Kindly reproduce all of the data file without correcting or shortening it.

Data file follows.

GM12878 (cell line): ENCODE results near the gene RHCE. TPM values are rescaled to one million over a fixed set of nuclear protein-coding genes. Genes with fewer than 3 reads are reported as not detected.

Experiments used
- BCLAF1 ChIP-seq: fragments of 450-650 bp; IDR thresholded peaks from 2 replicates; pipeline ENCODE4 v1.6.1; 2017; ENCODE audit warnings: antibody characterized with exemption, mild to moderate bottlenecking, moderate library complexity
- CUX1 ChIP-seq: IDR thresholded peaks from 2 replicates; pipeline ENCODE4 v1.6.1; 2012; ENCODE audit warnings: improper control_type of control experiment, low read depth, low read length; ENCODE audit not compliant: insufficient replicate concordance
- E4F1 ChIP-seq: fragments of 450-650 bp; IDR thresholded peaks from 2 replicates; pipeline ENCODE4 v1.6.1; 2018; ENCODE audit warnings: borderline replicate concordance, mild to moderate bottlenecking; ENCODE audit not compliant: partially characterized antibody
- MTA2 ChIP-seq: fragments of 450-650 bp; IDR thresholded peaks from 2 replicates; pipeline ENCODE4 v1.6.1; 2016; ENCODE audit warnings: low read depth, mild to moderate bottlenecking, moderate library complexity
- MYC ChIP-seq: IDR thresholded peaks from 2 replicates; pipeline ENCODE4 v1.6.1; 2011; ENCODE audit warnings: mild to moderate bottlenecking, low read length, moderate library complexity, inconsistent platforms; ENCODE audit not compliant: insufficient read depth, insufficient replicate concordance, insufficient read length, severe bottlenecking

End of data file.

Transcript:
GM12878 (cell line): ENCODE results near the gene RHCE. TPM values are rescaled to one million over a fixed set of nuclear protein-coding genes. Genes with fewer than 3 reads are reported as not detected.

Experiments used
- BCLAF1 ChIP-seq: fragments of 450-650 bp; IDR thresholded peaks from 2 replicates; pipeline ENCODE4 v1.6.1; 2017; ENCODE audit warnings: antibody characterized with exemption, mild to moderate bottlenecking, moderate library complexity
- CUX1 ChIP-seq: IDR thresholded peaks from 2 replicates; pipeline ENCODE4 v1.6.1; 2012; ENCODE audit warnings: improper control_type of control experiment, low read depth, low read length; ENCODE audit not compliant: insufficient replicate concordance
- E4F1 ChIP-seq: fragments of 450-650 bp; IDR thresholded peaks from 2 replicates; pipeline ENCODE4 v1.6.1; 2018; ENCODE audit warnings: borderline replicate concordance, mild to moderate bottlenecking; ENCODE audit not compliant: partially characterized antibody
- MTA2 ChIP-seq: fragments of 450-650 bp; IDR thresholded peaks from 2 replicates; pipeline ENCODE4 v1.6.1; 2016; ENCODE audit warnings: low read depth, mild to moderate bottlenecking, moderate library complexity
- MYC ChIP-seq: IDR thresholded peaks from 2 replicates; pipeline ENCODE4 v1.6.1; 2011; ENCODE audit warnings: mild to moderate bottlenecking, low read length, moderate library complexity, inconsistent platforms; ENCODE audit not compliant: insufficient read depth, insufficient replicate concordance, insufficient read length, severe bottlenecking